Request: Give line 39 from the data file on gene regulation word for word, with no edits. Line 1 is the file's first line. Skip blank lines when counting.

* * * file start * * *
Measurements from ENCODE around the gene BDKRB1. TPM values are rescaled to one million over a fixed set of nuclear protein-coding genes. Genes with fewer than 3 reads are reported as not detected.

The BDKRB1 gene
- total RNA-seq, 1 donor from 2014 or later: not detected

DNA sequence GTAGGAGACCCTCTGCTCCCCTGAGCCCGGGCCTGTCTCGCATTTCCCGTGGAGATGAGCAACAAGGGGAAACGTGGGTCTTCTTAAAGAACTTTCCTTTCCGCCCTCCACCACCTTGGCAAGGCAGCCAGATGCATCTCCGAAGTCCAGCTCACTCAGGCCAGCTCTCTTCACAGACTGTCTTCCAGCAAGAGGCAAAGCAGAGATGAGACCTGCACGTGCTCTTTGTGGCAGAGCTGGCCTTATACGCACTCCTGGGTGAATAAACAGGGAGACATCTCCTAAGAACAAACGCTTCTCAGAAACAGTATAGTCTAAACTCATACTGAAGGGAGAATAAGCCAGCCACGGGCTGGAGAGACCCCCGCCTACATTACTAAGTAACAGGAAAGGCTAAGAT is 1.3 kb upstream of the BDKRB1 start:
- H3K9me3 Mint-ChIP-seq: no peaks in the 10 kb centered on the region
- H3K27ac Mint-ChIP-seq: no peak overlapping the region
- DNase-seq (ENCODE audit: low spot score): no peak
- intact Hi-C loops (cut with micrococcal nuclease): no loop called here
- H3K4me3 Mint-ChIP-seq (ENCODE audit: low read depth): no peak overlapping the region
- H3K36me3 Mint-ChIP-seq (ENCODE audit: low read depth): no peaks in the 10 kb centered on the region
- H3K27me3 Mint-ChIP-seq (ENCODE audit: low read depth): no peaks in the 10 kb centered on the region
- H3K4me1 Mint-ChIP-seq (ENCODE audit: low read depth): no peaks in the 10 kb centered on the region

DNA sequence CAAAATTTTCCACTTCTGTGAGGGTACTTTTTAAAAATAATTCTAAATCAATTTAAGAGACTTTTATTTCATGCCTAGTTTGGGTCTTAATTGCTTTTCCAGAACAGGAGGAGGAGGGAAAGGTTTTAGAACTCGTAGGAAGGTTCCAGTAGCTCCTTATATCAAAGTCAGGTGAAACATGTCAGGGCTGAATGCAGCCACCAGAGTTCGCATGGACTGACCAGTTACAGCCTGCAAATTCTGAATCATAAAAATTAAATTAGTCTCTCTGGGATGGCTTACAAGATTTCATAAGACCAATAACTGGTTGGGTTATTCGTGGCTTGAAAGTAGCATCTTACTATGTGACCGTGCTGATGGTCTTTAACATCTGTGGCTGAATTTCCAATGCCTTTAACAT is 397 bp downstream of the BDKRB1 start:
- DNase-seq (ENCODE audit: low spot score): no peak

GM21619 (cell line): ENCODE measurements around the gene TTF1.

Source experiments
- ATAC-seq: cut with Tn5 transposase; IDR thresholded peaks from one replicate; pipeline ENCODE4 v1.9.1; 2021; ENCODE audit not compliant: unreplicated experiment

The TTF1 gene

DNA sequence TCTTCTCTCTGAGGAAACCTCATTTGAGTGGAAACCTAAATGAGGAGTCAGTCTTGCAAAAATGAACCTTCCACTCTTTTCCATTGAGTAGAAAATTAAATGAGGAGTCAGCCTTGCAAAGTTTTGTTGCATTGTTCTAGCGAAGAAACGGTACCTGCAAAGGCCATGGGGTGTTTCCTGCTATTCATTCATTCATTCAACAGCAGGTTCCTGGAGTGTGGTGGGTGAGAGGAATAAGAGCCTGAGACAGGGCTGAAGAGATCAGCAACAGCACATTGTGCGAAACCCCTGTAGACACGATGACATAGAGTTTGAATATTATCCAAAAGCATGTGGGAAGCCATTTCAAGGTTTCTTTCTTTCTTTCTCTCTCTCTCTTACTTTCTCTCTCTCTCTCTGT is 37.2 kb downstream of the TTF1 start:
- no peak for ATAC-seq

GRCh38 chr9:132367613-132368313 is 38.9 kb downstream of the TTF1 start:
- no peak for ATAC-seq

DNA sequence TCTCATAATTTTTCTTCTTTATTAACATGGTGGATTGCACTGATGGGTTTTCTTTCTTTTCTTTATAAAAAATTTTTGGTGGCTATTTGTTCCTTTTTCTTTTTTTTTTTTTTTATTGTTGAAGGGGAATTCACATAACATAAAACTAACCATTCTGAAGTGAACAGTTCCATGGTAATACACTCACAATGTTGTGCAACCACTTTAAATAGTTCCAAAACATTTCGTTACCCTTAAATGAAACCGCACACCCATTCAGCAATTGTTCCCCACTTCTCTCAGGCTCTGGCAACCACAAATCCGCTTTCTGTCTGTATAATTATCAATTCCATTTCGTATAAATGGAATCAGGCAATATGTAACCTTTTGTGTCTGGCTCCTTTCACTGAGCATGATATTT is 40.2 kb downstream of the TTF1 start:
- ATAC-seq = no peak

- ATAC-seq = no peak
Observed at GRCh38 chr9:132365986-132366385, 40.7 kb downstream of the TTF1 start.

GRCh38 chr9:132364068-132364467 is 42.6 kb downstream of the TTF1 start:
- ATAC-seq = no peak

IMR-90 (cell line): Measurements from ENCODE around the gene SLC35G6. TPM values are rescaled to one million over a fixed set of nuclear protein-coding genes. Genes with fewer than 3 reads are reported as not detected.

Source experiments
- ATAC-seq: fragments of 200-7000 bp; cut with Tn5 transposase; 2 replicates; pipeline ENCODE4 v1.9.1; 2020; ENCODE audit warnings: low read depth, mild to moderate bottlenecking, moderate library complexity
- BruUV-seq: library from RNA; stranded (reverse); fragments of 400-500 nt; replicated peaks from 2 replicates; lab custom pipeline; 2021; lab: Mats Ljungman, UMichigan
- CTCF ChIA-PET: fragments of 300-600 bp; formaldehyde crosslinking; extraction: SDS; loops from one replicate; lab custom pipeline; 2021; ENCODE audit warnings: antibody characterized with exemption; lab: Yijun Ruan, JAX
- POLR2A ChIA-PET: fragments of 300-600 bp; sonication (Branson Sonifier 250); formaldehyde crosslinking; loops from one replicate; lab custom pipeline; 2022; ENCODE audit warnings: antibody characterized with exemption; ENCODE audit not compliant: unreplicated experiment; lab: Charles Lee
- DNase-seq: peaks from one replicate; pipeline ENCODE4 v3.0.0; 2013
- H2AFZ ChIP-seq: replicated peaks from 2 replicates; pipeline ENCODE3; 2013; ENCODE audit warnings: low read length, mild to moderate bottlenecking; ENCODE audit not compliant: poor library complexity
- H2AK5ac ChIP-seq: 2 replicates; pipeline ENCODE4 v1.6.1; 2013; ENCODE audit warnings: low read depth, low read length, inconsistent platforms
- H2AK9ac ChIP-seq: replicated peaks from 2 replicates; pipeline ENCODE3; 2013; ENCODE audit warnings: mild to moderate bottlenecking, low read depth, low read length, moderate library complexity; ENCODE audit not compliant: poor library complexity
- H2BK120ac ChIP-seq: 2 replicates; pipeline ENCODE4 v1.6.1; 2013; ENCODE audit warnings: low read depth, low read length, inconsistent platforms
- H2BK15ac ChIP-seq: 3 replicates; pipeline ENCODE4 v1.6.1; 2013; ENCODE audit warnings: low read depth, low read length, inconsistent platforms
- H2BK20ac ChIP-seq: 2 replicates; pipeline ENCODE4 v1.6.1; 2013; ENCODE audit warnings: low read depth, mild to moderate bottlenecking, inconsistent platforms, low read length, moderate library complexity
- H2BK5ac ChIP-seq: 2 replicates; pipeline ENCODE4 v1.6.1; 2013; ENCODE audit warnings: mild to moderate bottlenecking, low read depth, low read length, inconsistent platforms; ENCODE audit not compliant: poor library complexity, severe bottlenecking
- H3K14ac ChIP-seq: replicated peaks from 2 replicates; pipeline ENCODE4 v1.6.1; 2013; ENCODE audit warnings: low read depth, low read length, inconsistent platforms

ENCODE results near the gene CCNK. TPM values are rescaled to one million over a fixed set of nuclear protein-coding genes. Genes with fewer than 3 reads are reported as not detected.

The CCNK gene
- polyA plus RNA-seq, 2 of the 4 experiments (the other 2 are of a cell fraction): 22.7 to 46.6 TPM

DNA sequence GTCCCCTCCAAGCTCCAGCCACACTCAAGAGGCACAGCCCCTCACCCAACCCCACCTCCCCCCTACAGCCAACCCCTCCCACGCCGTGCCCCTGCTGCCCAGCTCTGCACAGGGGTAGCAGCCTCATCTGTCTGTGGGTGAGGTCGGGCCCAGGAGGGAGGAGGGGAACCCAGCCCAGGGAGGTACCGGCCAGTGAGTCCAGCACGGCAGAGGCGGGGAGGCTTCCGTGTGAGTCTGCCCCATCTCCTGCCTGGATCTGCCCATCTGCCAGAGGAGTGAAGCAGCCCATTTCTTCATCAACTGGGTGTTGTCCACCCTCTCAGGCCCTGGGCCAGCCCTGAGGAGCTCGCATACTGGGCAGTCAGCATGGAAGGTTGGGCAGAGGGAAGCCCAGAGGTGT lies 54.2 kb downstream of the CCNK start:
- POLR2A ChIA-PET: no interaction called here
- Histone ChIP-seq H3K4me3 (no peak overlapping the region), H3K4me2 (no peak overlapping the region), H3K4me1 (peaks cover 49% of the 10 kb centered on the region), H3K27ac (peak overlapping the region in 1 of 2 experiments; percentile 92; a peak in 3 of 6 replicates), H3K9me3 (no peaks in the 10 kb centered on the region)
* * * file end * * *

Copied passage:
- H2BK120ac ChIP-seq: 2 replicates; pipeline ENCODE4 v1.6.1; 2013; ENCODE audit warnings: low read depth, low read length, inconsistent platforms